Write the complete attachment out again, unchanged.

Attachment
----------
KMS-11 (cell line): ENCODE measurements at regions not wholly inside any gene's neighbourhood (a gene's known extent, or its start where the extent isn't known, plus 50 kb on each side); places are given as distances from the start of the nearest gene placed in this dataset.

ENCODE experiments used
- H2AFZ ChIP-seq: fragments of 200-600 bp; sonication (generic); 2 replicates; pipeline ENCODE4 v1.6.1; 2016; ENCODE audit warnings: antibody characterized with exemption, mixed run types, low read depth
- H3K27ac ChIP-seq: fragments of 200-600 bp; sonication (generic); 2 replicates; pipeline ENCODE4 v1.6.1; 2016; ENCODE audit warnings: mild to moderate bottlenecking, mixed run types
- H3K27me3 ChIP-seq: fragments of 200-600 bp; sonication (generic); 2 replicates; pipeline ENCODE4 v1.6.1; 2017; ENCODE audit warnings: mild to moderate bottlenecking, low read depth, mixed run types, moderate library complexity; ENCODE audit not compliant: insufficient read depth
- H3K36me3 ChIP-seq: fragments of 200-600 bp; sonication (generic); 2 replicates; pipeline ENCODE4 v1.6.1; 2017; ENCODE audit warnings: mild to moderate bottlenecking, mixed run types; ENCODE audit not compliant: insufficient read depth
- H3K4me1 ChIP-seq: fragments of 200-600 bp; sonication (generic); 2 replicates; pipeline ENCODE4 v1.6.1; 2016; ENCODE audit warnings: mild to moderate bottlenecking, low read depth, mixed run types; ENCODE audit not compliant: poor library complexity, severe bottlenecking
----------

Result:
KMS-11 (cell line): ENCODE measurements at regions not wholly inside any gene's neighbourhood (a gene's known extent, or its start where the extent isn't known, plus 50 kb on each side); places are given as distances from the start of the nearest gene placed in this dataset.

ENCODE experiments used
- H2AFZ ChIP-seq: fragments of 200-600 bp; sonication (generic); 2 replicates; pipeline ENCODE4 v1.6.1; 2016; ENCODE audit warnings: antibody characterized with exemption, mixed run types, low read depth
- H3K27ac ChIP-seq: fragments of 200-600 bp; sonication (generic); 2 replicates; pipeline ENCODE4 v1.6.1; 2016; ENCODE audit warnings: mild to moderate bottlenecking, mixed run types
- H3K27me3 ChIP-seq: fragments of 200-600 bp; sonication (generic); 2 replicates; pipeline ENCODE4 v1.6.1; 2017; ENCODE audit warnings: mild to moderate bottlenecking, low read depth, mixed run types, moderate library complexity; ENCODE audit not compliant: insufficient read depth
- H3K36me3 ChIP-seq: fragments of 200-600 bp; sonication (generic); 2 replicates; pipeline ENCODE4 v1.6.1; 2017; ENCODE audit warnings: mild to moderate bottlenecking, mixed run types; ENCODE audit not compliant: insufficient read depth
- H3K4me1 ChIP-seq: fragments of 200-600 bp; sonication (generic); 2 replicates; pipeline ENCODE4 v1.6.1; 2016; ENCODE audit warnings: mild to moderate bottlenecking, low read depth, mixed run types; ENCODE audit not compliant: poor library complexity, severe bottlenecking